Negative sign

FR Grant’s criticism of of the UK’s modern engineering legacy was both unfair and typical of the culture of negativity that has actually dragged this country down in the past few decades.


FR Grant’s criticism of of the UK’s modern engineering legacy (Talking Point, 15 January) was both unfair and typical of the culture of negativity that has actually dragged this country down in the past few decades.

We have become so used to telling each other that everything modern is useless and that the rest of the world does it so much better that we are in danger of creating a self-fulfilling prophecy.

Mr/Ms Grant suggests that the Channel tunnel rail link and the new Wembley would hardly deserve comment in other countries, and goes on to point to the huge infrastructure projects underway in China and the middle east.

This is missing the point. The pace of development in nations such as China is dictated by the process of industrialisation. But these countries are only undergoing a similar process that we went through in the 18th and 19th centuries. What does the letter’s author think the reaction of the rest of the world was 150 years ago as it watched the Victorians turn the UK from an agricultural society into an industrial powerhouse?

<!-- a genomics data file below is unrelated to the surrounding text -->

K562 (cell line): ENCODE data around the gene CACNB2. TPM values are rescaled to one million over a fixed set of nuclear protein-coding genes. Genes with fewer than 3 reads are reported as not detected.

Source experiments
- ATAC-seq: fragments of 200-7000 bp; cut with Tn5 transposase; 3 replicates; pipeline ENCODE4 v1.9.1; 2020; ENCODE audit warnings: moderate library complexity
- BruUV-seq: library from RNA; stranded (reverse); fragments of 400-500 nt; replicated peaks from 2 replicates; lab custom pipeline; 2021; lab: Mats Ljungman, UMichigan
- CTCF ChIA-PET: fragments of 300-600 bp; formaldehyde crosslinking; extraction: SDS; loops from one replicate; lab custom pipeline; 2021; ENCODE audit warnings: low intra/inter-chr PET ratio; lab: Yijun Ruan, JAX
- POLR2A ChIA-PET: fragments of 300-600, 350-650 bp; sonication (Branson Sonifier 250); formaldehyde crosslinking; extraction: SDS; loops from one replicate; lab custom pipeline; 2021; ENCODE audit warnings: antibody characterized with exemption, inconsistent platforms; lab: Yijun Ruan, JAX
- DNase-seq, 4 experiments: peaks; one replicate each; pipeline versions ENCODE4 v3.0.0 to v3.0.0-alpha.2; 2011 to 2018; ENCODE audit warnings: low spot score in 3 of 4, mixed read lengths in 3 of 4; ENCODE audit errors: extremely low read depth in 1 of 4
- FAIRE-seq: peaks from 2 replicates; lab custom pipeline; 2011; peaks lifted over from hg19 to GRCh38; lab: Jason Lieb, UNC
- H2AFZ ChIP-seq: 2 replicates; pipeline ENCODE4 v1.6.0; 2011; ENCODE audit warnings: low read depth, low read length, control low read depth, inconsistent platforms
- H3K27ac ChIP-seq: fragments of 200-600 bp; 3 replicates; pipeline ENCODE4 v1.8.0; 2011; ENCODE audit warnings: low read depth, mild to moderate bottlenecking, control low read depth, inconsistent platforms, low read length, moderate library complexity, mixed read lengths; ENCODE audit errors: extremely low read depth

No doubt they were amazed by the incredible feats of engineering that went on.

The fact of the matter is that the majority of our basic infrastructure is in place (that is not to say it doesn’t need updating). Not only that, but we have to some extent de-industrialised.

There is still plenty that our engineers do well, and we should not be blinded to that by the dazzling sight of other nations much larger than our own emerging from the pre-industrial era.

Alan Evans

Ipswich, Suffolk